But people feel that in recent years they've paid an awful lot of extra taxes and they want to see their taxes kept down, and they want to see some tax reductions. And that's what we believe we can promise in our first budget, the 4 billion tax reduction. But it's about getting the balance right.

The balance under this government is wrong, they are spending and wasting and putting up taxes. We think there's a better balance of actually spending on your priorities, cutting out the waste and keeping people's taxes down. That's the choice of the election, and I think we've the balance right.

DAVID FROST: And in terms of this row, the big row this week, the 35 billion and so on, with the Prime Minister and the Chancellor there and so on. Do you think that was a defining moment in this campaign or just a passing moment?

DAVID CAMERON: I think it was quite, it was a very interesting moment. The press conference where Blair was trying to speak and Brian was laughing at him and their plans were collapsing. I think that has been a very important moment. And it is.

You know, I don't want to say it lightly, but they are telling a big lie. The fact is, as we've just talked about, the Conservatives are committed to big public spending increases, increases in public spending by 4% a year. But we're going to increase spending by a little bit less than Labour plan. They would increase it by 5% a year. The difference between the two means that we can keep people's taxes down and make some tax reductions. But the talk about a 35 billion cut is just a straightforward lie.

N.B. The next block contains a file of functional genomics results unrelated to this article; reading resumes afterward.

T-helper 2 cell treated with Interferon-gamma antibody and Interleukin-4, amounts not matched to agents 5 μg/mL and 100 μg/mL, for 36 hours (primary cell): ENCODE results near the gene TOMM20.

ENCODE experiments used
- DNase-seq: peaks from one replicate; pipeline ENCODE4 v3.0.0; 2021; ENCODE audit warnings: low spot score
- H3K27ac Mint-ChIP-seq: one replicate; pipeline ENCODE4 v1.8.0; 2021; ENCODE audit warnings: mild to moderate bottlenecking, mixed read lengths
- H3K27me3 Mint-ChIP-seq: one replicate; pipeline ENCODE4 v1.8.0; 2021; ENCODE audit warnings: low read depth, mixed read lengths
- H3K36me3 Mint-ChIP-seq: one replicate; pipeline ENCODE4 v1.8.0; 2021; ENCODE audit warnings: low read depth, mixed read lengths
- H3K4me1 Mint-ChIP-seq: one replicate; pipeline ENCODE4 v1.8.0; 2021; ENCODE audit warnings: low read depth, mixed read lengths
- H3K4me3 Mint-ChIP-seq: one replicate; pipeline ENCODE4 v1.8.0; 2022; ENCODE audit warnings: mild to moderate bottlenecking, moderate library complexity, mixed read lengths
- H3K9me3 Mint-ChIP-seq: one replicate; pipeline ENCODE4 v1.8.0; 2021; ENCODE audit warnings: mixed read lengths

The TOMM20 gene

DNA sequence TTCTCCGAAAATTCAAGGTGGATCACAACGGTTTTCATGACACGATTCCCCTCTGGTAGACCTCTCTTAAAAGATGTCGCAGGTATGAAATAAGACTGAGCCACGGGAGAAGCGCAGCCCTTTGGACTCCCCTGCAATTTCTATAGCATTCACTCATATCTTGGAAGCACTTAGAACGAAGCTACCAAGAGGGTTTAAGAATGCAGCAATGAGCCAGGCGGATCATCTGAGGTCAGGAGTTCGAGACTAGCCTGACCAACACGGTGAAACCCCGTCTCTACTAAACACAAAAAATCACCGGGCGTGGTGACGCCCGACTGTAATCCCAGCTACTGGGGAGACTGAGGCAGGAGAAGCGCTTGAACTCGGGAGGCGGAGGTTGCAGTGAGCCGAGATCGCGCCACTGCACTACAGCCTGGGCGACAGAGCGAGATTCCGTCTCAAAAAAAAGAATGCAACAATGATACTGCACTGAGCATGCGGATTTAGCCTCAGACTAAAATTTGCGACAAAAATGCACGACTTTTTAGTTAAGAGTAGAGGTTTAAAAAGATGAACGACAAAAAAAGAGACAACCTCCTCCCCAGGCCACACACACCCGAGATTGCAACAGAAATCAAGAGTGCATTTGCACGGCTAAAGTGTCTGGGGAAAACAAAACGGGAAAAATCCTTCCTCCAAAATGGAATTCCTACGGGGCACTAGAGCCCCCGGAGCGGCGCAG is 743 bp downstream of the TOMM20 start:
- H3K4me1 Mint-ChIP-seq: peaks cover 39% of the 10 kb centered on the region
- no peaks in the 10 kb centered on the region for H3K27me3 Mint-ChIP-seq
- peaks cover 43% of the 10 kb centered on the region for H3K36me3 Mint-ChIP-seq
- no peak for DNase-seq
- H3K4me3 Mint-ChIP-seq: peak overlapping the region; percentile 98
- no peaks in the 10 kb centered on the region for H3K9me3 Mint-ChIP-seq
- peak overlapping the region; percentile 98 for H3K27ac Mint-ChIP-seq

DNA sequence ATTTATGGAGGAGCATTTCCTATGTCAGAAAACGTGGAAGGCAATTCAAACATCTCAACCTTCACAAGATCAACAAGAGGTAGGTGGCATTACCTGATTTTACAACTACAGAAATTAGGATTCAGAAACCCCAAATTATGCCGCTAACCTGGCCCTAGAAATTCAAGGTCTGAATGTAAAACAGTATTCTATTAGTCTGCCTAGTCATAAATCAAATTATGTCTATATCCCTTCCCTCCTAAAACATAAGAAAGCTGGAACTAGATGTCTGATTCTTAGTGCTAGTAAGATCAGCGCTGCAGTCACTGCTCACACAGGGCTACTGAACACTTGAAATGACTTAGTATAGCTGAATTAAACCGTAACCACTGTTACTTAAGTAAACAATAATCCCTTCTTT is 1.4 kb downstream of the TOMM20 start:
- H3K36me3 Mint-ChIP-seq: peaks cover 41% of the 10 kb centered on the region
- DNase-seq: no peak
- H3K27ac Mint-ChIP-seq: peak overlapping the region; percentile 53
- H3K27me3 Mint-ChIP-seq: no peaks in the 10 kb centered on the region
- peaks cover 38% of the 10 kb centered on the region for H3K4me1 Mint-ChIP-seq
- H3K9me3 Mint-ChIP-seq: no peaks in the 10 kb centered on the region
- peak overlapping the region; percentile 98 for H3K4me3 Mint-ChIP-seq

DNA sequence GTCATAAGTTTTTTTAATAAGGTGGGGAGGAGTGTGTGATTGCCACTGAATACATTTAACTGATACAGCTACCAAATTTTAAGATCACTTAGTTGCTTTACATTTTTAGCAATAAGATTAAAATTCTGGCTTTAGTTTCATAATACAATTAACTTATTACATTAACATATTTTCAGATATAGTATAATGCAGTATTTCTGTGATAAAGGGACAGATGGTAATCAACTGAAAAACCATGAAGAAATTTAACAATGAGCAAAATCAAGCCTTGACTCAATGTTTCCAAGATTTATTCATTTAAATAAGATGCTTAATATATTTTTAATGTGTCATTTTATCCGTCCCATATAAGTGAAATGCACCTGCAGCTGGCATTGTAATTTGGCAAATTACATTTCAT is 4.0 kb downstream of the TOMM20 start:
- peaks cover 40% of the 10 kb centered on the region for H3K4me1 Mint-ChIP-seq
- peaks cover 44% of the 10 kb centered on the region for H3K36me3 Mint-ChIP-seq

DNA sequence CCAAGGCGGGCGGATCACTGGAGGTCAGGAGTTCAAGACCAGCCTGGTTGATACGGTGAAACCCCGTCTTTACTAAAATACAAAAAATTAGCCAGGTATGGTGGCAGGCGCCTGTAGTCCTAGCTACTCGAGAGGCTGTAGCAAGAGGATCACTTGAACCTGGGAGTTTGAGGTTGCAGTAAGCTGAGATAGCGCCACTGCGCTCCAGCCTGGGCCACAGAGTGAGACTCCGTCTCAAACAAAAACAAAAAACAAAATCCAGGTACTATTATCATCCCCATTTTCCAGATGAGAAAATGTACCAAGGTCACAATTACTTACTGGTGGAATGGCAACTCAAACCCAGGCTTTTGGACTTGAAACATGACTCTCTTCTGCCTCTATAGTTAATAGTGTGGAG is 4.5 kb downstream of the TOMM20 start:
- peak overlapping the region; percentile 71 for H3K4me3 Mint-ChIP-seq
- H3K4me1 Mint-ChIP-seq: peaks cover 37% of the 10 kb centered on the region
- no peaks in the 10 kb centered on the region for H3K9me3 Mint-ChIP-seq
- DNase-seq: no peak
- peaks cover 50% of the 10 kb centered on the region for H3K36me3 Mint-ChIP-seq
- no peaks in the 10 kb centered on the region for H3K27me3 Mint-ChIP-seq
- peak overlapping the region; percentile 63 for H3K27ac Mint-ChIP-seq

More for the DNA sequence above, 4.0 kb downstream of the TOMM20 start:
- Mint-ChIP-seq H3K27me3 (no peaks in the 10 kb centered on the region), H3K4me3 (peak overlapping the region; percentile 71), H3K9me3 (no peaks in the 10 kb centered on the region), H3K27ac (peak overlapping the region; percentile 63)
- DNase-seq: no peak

And I'm afraid when our Prime Minister's in a hole, like he was with the Iraq war, he does tend to deviate from the truth if I can put it like that. That's what happened, that's what happened here, I think all the commentators reckon that. Every single newspaper, whatever their political outlook, has said that Labour are absolutely making it up and it's nonsense

Interview Ends


NB: this transcript was typed from a recording and not copied from an original script.

Because of the possibility of mis-hearing and the difficulty, in some cases, of identifying individual speakers, the BBC cannot vouch for its accuracy.